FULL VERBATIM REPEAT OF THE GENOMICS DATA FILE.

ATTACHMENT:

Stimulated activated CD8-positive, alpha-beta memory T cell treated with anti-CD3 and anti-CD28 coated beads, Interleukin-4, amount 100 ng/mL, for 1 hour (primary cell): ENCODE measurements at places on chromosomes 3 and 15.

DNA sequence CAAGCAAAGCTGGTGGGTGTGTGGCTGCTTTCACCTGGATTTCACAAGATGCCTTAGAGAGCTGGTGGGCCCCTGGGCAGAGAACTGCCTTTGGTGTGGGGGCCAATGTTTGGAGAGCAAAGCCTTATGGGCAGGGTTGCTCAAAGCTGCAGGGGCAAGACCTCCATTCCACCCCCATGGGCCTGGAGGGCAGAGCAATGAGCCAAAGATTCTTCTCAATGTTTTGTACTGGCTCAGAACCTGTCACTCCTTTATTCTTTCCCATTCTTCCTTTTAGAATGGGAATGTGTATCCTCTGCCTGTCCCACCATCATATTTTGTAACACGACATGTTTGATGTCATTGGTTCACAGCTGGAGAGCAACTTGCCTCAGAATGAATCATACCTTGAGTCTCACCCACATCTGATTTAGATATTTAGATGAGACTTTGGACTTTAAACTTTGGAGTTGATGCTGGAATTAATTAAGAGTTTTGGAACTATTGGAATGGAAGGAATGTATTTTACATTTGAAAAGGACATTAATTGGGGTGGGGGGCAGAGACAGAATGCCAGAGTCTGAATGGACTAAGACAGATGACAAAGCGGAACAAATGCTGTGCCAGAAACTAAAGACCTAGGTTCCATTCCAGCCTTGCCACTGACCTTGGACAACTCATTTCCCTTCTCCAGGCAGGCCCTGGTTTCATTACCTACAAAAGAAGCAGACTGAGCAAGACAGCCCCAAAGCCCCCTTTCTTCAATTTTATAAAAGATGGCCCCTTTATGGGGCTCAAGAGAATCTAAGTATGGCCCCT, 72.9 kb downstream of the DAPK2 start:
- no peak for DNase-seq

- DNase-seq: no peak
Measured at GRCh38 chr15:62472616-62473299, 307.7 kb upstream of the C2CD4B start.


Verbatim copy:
Stimulated activated CD8-positive, alpha-beta memory T cell treated with anti-CD3 and anti-CD28 coated beads, Interleukin-4, amount 100 ng/mL, for 1 hour (primary cell): ENCODE measurements at places on chromosomes 3 and 15.

DNA sequence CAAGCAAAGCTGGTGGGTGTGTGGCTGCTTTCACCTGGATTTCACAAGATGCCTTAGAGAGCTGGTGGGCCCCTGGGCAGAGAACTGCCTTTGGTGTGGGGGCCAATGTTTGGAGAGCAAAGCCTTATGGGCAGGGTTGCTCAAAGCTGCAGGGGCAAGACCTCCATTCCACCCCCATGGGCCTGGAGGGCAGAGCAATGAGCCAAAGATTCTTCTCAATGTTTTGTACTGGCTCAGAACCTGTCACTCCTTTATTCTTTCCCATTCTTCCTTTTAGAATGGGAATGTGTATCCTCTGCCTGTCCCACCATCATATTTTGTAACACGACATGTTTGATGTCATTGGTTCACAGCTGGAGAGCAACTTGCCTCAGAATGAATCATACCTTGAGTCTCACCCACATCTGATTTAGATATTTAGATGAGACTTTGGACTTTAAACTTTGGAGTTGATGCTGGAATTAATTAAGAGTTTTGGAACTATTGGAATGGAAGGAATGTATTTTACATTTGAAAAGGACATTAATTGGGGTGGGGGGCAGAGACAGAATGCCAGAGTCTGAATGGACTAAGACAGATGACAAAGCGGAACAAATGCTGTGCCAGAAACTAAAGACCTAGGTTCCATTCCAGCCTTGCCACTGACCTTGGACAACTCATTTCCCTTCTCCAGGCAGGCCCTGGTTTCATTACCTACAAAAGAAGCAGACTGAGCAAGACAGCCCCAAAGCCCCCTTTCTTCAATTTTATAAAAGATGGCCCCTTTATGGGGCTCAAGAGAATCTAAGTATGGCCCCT, 72.9 kb downstream of the DAPK2 start:
- no peak for DNase-seq

- DNase-seq: no peak
Measured at GRCh38 chr15:62472616-62473299, 307.7 kb upstream of the C2CD4B start.